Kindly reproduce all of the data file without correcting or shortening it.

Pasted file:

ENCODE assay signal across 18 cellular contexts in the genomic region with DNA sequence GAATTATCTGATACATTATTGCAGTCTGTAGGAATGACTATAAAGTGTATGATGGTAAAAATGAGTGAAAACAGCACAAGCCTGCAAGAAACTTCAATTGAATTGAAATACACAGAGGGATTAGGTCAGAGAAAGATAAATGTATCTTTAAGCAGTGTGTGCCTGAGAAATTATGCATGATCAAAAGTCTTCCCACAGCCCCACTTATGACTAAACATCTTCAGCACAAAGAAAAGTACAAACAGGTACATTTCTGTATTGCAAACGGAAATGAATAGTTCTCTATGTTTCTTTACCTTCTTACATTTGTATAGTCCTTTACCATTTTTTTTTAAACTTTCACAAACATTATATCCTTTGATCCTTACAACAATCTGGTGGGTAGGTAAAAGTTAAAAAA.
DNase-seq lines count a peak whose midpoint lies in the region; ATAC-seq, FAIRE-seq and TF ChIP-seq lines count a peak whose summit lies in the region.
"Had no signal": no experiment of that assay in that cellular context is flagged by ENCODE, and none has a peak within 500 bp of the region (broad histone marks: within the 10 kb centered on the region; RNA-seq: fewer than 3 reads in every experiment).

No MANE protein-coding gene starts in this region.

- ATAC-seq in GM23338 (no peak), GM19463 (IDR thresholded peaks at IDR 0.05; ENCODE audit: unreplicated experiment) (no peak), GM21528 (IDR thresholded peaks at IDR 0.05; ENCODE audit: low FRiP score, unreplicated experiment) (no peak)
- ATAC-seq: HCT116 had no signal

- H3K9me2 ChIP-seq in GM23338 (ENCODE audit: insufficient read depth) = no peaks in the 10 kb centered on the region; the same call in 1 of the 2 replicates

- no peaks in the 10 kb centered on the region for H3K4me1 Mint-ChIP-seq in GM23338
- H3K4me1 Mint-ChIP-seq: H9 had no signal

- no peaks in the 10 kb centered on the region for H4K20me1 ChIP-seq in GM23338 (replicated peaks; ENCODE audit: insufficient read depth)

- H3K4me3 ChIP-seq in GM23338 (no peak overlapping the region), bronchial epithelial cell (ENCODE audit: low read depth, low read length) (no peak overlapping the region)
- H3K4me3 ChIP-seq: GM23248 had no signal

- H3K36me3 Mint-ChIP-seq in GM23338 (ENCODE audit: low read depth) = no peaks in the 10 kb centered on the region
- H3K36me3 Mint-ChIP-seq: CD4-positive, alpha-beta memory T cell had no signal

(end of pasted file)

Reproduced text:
ENCODE assay signal across 18 cellular contexts in the genomic region with DNA sequence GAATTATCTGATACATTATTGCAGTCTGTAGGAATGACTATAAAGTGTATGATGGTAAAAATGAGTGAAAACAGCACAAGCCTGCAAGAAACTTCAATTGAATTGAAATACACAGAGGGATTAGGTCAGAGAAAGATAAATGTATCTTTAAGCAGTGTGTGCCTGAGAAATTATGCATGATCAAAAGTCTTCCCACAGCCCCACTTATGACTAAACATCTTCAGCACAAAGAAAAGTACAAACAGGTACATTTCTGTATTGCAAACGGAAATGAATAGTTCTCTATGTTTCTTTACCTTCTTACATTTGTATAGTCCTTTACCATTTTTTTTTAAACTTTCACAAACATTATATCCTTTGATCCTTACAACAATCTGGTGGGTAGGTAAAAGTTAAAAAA.
DNase-seq lines count a peak whose midpoint lies in the region; ATAC-seq, FAIRE-seq and TF ChIP-seq lines count a peak whose summit lies in the region.
"Had no signal": no experiment of that assay in that cellular context is flagged by ENCODE, and none has a peak within 500 bp of the region (broad histone marks: within the 10 kb centered on the region; RNA-seq: fewer than 3 reads in every experiment).

No MANE protein-coding gene starts in this region.

- ATAC-seq in GM23338 (no peak), GM19463 (IDR thresholded peaks at IDR 0.05; ENCODE audit: unreplicated experiment) (no peak), GM21528 (IDR thresholded peaks at IDR 0.05; ENCODE audit: low FRiP score, unreplicated experiment) (no peak)
- ATAC-seq: HCT116 had no signal

- H3K9me2 ChIP-seq in GM23338 (ENCODE audit: insufficient read depth) = no peaks in the 10 kb centered on the region; the same call in 1 of the 2 replicates

- no peaks in the 10 kb centered on the region for H3K4me1 Mint-ChIP-seq in GM23338
- H3K4me1 Mint-ChIP-seq: H9 had no signal

- no peaks in the 10 kb centered on the region for H4K20me1 ChIP-seq in GM23338 (replicated peaks; ENCODE audit: insufficient read depth)

- H3K4me3 ChIP-seq in GM23338 (no peak overlapping the region), bronchial epithelial cell (ENCODE audit: low read depth, low read length) (no peak overlapping the region)
- H3K4me3 ChIP-seq: GM23248 had no signal

- H3K36me3 Mint-ChIP-seq in GM23338 (ENCODE audit: low read depth) = no peaks in the 10 kb centered on the region
- H3K36me3 Mint-ChIP-seq: CD4-positive, alpha-beta memory T cell had no signal